In the first in a series of podcasts with Splice Agency co-founders Paul Hagopian and Joshua McCasland, Steve Madden, GM and editor in chief of MM+M referenced a visit to the company’s Emeryville offices in November 2019, noting that only a few short months later the world was forced to “go virtual,” causing companies like Splice to have to “pivot on a dime and reinvent themselves.” He asked the two leaders to share a bit about what that has looked like and how their company culture has evolved in the face of the pandemic. 

Both Hagopian and McCasland referenced the company’s four pillars (“Brand Comes First,” “Creativity without Walls,” “Making the Moment,” and “Work from Heart,”) as the driving forces behind how the company has not just survived these last 12 months, but thrived, noting that each helped to provide a solid foundation when it came time to “batten down the hatches” and seamlessly move forward instead of struggling to adapt to the new normal brought on by COVID-19. 

“One thing we realized early on,” McCasland said, “is that you can’t retroactively build a culture. So from the outset, we have strived to build an infrastructure that would hold up under even the most extreme circumstances.” 

Though the two noted the stability provided from each of the four pillars has been of equal importance in driving Splice’s success, they shared that the mantra of “creativity without walls” originally implemented to encourage staffers to strive for more of a “work – life integration,” rather than a “work – life balance,” has become particularly important, with Madden pointing out that while metaphorical at first, the transition to fully remote working has forced it to become quite literal.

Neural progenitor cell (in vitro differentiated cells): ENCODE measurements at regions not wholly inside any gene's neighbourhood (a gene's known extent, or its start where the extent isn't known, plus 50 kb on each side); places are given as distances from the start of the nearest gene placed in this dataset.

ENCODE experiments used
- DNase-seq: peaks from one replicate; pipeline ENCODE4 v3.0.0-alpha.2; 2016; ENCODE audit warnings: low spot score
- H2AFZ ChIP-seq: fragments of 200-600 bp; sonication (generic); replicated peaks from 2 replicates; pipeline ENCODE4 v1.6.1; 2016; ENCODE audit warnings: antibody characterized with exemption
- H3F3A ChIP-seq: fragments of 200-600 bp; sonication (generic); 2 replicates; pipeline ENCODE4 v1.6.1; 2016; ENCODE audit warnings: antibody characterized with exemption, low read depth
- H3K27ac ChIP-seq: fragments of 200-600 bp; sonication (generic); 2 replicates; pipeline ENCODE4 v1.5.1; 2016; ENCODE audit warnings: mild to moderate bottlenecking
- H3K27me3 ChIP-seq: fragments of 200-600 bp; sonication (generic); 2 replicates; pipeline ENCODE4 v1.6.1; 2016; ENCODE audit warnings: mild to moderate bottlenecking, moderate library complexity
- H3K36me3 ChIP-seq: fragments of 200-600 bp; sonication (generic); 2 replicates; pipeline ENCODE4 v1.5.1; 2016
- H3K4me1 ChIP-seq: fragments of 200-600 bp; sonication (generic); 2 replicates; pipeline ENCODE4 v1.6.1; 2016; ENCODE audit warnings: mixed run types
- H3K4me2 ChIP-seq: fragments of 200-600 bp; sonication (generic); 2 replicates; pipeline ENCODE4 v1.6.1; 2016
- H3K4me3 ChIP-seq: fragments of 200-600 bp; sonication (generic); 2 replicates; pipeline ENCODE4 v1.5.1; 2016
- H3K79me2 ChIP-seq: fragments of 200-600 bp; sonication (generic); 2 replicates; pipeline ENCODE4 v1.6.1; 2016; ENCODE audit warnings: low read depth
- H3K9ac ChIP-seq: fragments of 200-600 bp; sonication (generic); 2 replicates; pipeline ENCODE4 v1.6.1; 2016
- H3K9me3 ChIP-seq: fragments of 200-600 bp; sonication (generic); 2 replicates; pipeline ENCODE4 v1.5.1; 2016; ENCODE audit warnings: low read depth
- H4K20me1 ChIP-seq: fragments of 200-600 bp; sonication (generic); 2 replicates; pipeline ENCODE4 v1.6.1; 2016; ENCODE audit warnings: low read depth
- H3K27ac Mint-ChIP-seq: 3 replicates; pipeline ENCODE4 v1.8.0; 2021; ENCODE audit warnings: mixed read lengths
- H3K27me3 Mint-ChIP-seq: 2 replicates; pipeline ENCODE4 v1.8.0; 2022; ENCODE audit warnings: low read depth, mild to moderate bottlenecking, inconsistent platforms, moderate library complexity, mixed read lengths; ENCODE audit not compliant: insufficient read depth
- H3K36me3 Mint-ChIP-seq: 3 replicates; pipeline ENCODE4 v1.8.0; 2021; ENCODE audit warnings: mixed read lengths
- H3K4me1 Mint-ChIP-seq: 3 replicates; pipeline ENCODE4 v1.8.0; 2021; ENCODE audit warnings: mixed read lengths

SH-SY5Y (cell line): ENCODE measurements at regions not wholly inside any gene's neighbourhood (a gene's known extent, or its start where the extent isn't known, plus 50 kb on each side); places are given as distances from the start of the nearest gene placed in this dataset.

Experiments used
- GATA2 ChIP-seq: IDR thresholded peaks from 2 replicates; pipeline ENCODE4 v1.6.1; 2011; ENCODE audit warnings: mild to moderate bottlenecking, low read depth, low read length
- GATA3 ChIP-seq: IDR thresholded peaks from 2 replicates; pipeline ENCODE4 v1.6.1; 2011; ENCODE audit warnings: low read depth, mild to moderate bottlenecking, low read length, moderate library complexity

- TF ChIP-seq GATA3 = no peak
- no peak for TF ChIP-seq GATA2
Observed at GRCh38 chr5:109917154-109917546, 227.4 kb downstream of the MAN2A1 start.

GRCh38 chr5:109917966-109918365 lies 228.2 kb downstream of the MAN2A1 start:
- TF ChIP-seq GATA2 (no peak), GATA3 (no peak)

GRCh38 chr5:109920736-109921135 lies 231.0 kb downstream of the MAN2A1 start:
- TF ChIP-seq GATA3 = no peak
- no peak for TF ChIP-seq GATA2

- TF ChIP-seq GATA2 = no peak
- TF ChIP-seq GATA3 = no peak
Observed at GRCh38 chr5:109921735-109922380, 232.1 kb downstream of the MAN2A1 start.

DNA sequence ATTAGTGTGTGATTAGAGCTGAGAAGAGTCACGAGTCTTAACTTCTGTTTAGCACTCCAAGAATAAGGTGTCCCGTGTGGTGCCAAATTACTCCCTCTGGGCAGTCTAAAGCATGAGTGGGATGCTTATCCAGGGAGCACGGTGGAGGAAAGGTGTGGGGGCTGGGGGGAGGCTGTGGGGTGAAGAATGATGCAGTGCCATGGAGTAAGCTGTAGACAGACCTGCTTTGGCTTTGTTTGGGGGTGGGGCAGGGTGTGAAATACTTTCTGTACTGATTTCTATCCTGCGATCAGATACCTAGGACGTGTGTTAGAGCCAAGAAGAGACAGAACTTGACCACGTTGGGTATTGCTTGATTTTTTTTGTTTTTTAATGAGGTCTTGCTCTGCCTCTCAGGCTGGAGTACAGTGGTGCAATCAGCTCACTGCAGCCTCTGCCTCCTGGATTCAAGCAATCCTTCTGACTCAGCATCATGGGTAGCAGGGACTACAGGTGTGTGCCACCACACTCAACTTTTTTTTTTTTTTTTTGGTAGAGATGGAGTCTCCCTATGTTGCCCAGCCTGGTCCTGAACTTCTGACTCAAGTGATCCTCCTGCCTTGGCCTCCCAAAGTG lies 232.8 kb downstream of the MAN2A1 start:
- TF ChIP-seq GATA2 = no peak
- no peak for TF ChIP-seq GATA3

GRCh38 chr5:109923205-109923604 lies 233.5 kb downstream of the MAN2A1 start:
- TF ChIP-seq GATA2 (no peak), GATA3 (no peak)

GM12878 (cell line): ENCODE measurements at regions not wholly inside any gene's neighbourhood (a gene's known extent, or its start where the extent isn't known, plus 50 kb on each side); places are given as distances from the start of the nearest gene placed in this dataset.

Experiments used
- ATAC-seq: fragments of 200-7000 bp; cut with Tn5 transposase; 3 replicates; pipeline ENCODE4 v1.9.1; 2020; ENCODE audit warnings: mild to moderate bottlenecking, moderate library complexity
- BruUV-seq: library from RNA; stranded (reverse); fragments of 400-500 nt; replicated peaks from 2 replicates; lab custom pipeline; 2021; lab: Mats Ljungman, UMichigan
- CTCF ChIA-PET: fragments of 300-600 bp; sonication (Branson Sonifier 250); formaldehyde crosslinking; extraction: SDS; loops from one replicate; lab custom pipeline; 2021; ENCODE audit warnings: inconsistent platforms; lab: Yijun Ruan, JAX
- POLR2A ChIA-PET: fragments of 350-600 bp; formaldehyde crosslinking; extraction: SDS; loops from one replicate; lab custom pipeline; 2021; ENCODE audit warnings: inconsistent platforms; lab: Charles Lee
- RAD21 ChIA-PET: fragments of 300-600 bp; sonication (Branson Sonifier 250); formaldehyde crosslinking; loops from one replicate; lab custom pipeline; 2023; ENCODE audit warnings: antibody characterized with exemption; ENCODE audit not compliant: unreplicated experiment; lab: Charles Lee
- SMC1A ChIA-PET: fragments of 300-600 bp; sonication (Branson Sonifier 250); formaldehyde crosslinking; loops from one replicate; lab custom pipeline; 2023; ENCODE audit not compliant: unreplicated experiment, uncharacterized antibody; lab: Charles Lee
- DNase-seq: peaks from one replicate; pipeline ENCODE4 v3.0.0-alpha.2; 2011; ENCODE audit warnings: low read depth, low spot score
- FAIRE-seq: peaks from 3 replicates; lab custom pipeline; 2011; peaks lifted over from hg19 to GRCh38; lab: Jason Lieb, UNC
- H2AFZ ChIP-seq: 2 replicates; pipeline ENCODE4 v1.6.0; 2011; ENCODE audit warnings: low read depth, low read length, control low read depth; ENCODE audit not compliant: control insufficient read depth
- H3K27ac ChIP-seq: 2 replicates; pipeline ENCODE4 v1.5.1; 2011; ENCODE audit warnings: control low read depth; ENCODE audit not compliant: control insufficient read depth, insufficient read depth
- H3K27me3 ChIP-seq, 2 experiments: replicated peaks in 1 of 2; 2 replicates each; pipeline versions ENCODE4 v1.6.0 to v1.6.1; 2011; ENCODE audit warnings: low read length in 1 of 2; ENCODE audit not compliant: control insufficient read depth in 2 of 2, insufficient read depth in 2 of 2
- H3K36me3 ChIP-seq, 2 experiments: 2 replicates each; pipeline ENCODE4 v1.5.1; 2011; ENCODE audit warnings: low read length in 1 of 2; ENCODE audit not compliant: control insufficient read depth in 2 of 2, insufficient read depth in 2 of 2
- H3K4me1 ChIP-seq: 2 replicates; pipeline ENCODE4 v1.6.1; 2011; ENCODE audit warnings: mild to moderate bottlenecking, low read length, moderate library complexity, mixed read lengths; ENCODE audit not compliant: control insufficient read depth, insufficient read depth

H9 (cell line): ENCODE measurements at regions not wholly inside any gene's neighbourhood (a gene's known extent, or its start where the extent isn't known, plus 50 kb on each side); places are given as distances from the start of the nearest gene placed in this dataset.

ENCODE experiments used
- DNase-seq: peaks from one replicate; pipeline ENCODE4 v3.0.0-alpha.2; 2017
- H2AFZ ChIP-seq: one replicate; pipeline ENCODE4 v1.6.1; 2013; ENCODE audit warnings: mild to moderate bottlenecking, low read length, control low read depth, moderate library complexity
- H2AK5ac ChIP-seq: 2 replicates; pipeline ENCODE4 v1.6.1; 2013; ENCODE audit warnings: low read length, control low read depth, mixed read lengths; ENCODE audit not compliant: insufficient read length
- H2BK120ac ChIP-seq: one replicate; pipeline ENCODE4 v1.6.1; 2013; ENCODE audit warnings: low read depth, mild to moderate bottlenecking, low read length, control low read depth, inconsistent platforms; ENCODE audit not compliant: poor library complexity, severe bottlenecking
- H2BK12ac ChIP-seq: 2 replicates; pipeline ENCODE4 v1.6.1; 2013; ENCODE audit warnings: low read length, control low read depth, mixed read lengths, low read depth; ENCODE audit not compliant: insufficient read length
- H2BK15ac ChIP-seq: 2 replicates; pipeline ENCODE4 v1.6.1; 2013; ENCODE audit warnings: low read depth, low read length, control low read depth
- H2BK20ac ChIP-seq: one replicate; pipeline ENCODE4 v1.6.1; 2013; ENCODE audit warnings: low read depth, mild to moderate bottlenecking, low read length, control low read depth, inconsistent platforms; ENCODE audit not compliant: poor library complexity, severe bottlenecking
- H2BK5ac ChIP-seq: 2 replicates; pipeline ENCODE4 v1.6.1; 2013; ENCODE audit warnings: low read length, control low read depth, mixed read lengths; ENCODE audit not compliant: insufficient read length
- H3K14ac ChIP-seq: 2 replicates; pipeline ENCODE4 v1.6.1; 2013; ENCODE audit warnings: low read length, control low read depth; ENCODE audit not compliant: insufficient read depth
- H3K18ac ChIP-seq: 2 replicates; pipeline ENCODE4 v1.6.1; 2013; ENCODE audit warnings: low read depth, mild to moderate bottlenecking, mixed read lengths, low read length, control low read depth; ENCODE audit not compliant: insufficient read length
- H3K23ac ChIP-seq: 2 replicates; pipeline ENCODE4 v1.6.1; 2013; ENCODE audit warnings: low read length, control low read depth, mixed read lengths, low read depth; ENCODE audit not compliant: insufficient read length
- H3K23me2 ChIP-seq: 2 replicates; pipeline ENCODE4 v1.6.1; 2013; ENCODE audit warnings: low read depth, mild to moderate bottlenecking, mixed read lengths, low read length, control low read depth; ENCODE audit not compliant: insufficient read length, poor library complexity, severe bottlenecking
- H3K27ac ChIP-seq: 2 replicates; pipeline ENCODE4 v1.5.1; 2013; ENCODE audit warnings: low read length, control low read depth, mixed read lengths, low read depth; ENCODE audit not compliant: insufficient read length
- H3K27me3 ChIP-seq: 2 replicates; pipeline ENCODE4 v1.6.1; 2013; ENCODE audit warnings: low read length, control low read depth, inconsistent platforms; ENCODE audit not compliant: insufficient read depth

“We’ve always had a very active staff,” noted Hagopian. “From mountain bikers, to hikers, runners, race car drivers, you name it, and we have always encouraged our staff to be active and get outside. But as the pandemic hit, and we no longer had that in-person time in the office, we had to rely on much more screen time in order to get that face to face, which we soon realized was a total creativity killer, and could not continue.” 

The leadership team quickly decided to implement “walking meetings,” as a way to get staffers up and out, and away from screens, and soon both employee satisfaction and productivity had skyrocketed. 

“We realized pretty quickly that we don’t need to see each other on a screen all day long to have productive and meaningful conversations,” said Hagopian. “We now encourage the team to look for meetings they can do while taking a walk or getting outside, and even put a Strava group together to track our collective progress.” 

Hagopian went on to share that he himself has been “walking the walk,” when it comes to these “active meetings,” and has embraced them as a way to work on his own personal health journey. 

“From about October to March, I’ve walked over 2.4 million steps, dropping those extra COVID pounds I gained and then some more,” he noted. “And that’s just from walking while I work.” 

McCasland, an avid snowboarder, added that he’s had many productive calls this past year while on the mountain. 

“One of the most important things Paul and I, and our other partners, have tried to be this past year, is transparent,” he said. “We’re not trying to hide that I’m out on the mountain or he’s out for a walk, we’re trying to celebrate that, and show our staff that while obviously there are certain things you need to be in front of a computer for, there are many things you don’t, and we want to encourage them to take advantage of those times where they don’t have to be tied to their desk.”

Hagopian echoed those sentiments noting that leading by example is something they take very seriously. 

“You can’t just say to people, ‘take time for yourself,’ he said. “You have to show them how it can be done, and demonstrate how you yourself are doing it in a way that’s personally and professionally productive.”